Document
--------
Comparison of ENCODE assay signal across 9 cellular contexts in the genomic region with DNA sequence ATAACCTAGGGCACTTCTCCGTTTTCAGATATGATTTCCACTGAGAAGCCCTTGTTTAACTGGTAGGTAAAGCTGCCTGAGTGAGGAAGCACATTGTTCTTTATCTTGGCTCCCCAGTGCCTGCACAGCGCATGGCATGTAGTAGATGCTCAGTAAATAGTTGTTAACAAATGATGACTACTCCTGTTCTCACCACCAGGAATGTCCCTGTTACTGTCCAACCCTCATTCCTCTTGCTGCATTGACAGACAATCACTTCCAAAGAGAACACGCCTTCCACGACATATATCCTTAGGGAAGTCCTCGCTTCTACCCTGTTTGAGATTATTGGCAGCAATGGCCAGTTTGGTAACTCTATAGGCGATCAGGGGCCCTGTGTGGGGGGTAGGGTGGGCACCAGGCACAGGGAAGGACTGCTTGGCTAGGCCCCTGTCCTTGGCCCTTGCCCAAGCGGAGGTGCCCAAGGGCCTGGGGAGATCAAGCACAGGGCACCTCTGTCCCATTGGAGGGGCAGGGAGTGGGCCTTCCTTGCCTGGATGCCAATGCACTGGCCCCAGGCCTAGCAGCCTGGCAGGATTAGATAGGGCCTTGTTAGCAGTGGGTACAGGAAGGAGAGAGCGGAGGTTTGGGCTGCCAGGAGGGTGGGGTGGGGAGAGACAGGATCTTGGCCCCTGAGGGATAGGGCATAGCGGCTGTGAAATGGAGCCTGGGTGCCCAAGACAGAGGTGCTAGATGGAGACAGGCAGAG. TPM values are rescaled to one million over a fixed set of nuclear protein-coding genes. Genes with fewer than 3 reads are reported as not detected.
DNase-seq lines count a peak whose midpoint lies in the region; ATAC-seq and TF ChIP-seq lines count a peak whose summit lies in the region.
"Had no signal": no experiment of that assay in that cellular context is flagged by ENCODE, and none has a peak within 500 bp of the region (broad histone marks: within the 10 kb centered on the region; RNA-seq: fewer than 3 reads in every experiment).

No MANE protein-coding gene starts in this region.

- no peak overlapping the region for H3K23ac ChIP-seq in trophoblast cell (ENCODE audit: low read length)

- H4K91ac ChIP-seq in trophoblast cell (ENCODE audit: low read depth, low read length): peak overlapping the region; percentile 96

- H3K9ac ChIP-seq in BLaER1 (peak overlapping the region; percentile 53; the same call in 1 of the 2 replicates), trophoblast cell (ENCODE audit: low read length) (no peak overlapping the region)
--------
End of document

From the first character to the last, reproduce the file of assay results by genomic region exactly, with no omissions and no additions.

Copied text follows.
Comparison of ENCODE assay signal across 9 cellular contexts in the genomic region with DNA sequence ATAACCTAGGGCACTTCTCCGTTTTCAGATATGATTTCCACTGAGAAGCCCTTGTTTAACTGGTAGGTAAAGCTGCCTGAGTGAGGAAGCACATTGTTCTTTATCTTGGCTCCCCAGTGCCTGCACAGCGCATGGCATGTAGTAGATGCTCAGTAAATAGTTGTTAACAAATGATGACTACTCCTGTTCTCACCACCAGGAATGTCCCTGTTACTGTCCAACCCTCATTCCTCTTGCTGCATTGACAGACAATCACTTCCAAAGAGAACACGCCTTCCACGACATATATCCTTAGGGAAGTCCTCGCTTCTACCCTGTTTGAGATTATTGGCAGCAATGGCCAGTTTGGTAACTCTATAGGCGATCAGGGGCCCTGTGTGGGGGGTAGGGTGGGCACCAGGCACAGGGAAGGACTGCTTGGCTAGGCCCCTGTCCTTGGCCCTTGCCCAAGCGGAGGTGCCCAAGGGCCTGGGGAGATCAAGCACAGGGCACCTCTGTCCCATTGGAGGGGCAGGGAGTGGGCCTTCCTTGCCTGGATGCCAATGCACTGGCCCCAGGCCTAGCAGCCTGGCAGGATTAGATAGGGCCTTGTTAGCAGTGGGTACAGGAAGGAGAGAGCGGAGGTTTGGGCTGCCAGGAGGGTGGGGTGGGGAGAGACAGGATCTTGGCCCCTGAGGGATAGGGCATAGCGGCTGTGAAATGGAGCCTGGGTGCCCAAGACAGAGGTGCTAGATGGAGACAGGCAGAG. TPM values are rescaled to one million over a fixed set of nuclear protein-coding genes. Genes with fewer than 3 reads are reported as not detected.
DNase-seq lines count a peak whose midpoint lies in the region; ATAC-seq and TF ChIP-seq lines count a peak whose summit lies in the region.
"Had no signal": no experiment of that assay in that cellular context is flagged by ENCODE, and none has a peak within 500 bp of the region (broad histone marks: within the 10 kb centered on the region; RNA-seq: fewer than 3 reads in every experiment).

No MANE protein-coding gene starts in this region.

- no peak overlapping the region for H3K23ac ChIP-seq in trophoblast cell (ENCODE audit: low read length)

- H4K91ac ChIP-seq in trophoblast cell (ENCODE audit: low read depth, low read length): peak overlapping the region; percentile 96

- H3K9ac ChIP-seq in BLaER1 (peak overlapping the region; percentile 53; the same call in 1 of the 2 replicates), trophoblast cell (ENCODE audit: low read length) (no peak overlapping the region)